MB Subba

It looked like the country was set to have one of the best years in tourism after the Lonely Planet in October 2019 recognised Bhutan as the number one travel destination for 2020. What happened is just the opposite.

Last year in the first quarter, from January to March, 12,786 tourists had visited Bhutan. The number dropped by almost half. Only 6,624 tourists visited Bhutan in the first quarter of this year.

From January 15 to March 16, about 1,960 tourists cancelled their visa to visit Bhutan.

The year 2019 saw a total of 315,599 tourists visit Bhutan, which is a 15.14 percent increase compared to 2018.

The impact of the Covid-19 pandemic is also expected to hit the country’s convertible currency reserve as the Tourism Council of Bhutan (TCB) forecasts that Bhutan is unlikely to see arrivals until the next year.


In the first quarter of this year, tourism generated a gross receipt of USD 10.14 million (M), according to TCB reports. Last year, tourism generated a total gross receipt of USD 88.63M from the MDPR paying (international tourists) arrivals, a 3.77 percentage change as compared to 2018.

As per the annual tourism revenue growth rate, the gross receipt from the MDPR paying arrivals was estimated to hit almost USD 92 million in 2020. This means that with the closure of tourism,    the country will lose about USD 82M in convertible currency from tourism.

The government hopes that the country will receive more foreign assistance to make up for the loss of convertible currency from tourism.

An official from the prime minister’s office at a recent press briefing said that development partners had come forward to assure more assistance to help Bhutan cope with the situations created by the pandemic.

Officials from TCB recently presented the tourism situation report to the joint parliament committee on Covid-19 preparedness.

The TCB reported that the government has allocated a total of Nu 220.4M as the tourism stimulus package for training and gainful engagement of affected people from the sector.

According to TCB, a total of 2,512 people have confirmed their participation in various activities under the stimulus programme. If the number of candidates remains the same and all the allocated money is utilised, TCB will spend Nu 87,738 on each person on an average.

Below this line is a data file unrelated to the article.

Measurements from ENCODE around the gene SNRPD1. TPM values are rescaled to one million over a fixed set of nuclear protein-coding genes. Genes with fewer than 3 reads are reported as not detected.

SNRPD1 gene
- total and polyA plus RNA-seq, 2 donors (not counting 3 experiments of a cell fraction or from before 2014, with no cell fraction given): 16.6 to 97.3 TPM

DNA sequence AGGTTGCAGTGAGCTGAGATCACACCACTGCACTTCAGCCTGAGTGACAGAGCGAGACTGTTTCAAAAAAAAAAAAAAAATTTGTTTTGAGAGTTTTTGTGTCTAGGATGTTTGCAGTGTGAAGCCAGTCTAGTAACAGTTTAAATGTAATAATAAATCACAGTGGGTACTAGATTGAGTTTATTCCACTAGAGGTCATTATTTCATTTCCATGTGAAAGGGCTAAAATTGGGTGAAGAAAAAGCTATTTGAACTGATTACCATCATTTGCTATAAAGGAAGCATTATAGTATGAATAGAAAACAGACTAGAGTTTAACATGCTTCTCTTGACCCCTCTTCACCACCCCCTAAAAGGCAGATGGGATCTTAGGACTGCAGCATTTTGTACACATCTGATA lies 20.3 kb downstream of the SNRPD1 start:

The amount allocated for engagement of affected people in infrastructure and product development is Nu 94.1 million. But only 62 people have confirmed their willingness to engage in infrastructure and product development.

A total of Nu 97 million has been allocated for the training and re-skilling programme, for which 1,412 have confirmed their participation. But the programme has been deferred due to social distance reasons.

According to TCB, travel will fundamentally change and the sector will not resume as it was before.

TCB estimates that the closure of tourism has affected the livelihoods of about 50,000 people in hotels, handicrafts, airlines and transport among other businesses.

The TCB hopes that arrivals will start from January next year. The TCB estimates that Bhutan in January next year will see 30 percent of the arrivals in January this year.

Thereafter, arrivals are estimated to increase by 10 percent monthly for the rest of the year, except for the peak months of March, April and September and October at 20 percent.

The joint parliamentary committee members acknowledged and appreciated that TCB’s efforts but felt that the current plans and progammes were not satisfactory.

The committee’s chair, Dorji Wangdi, said that some of the programmes being undertaken by TCB were not in keeping with the government’s standing statement of focusing on two things in tourism sector: skilling programmes and development of new tourist amenities.

He said that there was no regional distribution as all programmes were still concentrated in current top five tourist-rich dzongkhags.

“The current stimulus programmes are largely traditional and there are no innovative and long-term strategies and programmes. Expenses must be prudent and programmes sustainable,” he said.

He said that it was the right time to take the opportunity to focus on developing a standard operating procedure (SOP) for implementation of SDF as regional tourists would realistically be the first ones to step in.